State lawmakers want more time to craft mug shot law

Posted June 24, 2014

Felix Montero stacks copies of the NC Slammer at Triangle Web Printing in Durham, N.C. The paper, contracts with the company to print thousands of copies covering arrests in Raleigh, Durham and Johnston counties (Tyler Dukes/WRAL).

— A state House committee Tuesday significantly altered a proposed law that would have shielded misdemeanor arrest photos from public release, opting to study the issue further.

The move came as the House Regulatory Reform Committee gutted a broad measure to overhaul state and local regulations, splitting it into two bills that shed provisions facing resistance from Republican legislators.

Checking the NC Slammer Proposals would do little to limit mug shot publications

The rewritten provision in Senate Bill 734 would require the Administrative Office of the Courts and the Department of Public Safety to study whether mug shots should be public record. Officials would report back to the General Assembly before Dec. 31.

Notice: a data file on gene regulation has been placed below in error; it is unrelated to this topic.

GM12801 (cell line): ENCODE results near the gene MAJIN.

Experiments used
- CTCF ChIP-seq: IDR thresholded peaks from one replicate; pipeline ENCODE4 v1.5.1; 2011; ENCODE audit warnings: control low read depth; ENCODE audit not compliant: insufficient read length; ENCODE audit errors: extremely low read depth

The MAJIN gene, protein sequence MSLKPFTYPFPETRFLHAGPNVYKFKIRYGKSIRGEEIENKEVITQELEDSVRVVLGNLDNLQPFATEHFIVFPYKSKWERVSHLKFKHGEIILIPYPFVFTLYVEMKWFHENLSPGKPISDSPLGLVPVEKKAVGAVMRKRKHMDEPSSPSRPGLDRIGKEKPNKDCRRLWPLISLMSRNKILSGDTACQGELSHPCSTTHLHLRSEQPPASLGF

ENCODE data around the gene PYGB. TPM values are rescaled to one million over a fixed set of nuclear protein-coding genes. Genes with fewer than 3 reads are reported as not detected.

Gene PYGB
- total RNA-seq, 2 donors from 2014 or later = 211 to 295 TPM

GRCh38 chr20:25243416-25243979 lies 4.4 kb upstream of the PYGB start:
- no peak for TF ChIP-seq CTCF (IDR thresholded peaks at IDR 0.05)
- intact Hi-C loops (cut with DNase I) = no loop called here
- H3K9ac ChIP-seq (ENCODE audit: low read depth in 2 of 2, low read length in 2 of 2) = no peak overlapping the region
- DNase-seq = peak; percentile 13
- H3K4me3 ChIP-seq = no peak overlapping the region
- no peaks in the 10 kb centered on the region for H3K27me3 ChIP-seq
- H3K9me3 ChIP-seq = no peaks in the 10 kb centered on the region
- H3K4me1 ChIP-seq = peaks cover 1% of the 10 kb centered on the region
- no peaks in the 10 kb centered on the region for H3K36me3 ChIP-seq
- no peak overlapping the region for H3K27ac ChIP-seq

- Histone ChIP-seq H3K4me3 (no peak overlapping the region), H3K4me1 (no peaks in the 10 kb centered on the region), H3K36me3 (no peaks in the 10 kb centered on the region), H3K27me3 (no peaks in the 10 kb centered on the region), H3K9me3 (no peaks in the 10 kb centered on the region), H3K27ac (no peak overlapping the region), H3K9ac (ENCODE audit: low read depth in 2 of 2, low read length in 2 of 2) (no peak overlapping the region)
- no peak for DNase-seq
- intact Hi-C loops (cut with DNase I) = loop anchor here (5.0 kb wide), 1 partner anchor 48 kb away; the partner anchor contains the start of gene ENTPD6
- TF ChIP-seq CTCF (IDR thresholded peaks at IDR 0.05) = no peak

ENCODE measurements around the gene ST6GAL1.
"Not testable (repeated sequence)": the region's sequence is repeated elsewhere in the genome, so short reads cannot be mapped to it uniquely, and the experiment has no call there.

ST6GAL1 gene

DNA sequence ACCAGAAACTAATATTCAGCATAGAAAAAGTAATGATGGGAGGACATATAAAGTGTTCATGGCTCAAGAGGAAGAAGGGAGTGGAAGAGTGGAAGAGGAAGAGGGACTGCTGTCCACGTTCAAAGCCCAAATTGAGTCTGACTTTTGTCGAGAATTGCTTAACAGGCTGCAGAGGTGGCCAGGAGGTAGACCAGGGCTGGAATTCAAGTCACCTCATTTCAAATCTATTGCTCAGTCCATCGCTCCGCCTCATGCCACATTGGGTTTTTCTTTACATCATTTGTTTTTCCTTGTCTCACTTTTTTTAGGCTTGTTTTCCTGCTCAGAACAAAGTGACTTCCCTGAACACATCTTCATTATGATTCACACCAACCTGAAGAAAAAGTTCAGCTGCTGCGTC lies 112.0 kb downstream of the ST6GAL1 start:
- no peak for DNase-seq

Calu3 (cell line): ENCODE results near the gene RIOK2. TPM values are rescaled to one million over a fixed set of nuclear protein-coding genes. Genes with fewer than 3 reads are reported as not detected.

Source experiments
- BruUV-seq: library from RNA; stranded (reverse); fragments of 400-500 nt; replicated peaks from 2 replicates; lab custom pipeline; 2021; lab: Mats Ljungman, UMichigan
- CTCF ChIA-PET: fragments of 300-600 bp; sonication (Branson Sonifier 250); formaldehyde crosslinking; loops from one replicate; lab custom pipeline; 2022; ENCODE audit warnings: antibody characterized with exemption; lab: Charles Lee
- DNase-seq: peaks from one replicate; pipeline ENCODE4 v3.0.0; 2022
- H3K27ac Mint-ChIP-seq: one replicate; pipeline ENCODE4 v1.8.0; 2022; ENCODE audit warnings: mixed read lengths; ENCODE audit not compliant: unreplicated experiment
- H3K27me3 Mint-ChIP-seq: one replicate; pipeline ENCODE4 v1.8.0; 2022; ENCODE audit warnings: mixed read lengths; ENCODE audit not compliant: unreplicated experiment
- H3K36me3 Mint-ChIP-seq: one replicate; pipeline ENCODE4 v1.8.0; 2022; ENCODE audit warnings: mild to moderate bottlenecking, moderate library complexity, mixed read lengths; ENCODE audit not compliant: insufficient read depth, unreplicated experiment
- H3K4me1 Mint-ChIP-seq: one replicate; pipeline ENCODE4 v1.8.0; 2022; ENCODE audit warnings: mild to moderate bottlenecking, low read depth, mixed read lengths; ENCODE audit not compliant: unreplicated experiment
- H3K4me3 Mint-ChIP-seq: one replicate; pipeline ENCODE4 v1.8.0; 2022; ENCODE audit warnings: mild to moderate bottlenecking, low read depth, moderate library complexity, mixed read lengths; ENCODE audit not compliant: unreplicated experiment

It replaces an effort by Rep. Tim Moffitt, R-Buncombe, to exempt all mug shots in misdemeanor cases from publication until the accused is convicted.

Moffitt was unavailable for comment Tuesday. But in a written statement last week, he said the practice of publishing mug shots amounts to "cynical exploitation."

Printing mugs Under scrutiny, mug shot publishing industry evolves

"Publishing pictures for all the world to see of people arrested for charges that may not be sustained just serves no public purpose," he said in the statement. "It’s not journalism and it's not fair – it’s sensationalism to drive web traffic that plays to the worst part of our natures."

The committee approved the rewritten version at its meeting Tuesday, and it now heads to the House floor. Two competing measures – one in the Senate and another stuck in a House committee – attempt to curb mug shot publishers who charge for the removal of the images.

Other states have passed similar laws.

But those who watch the mug shot publishing industry closely say they have little confidence these laws will have much of an impact on the intended targets, which have learned to adapt both to changing state laws and intervention from the search engines that make them popular.

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  • JB-CLT Jun 24, 2014

    "Cynical exploitation" is bad? Was there a discussion of the Civitas publication of mug shots, employers, and hometowns of Moral Monday arrestees last year?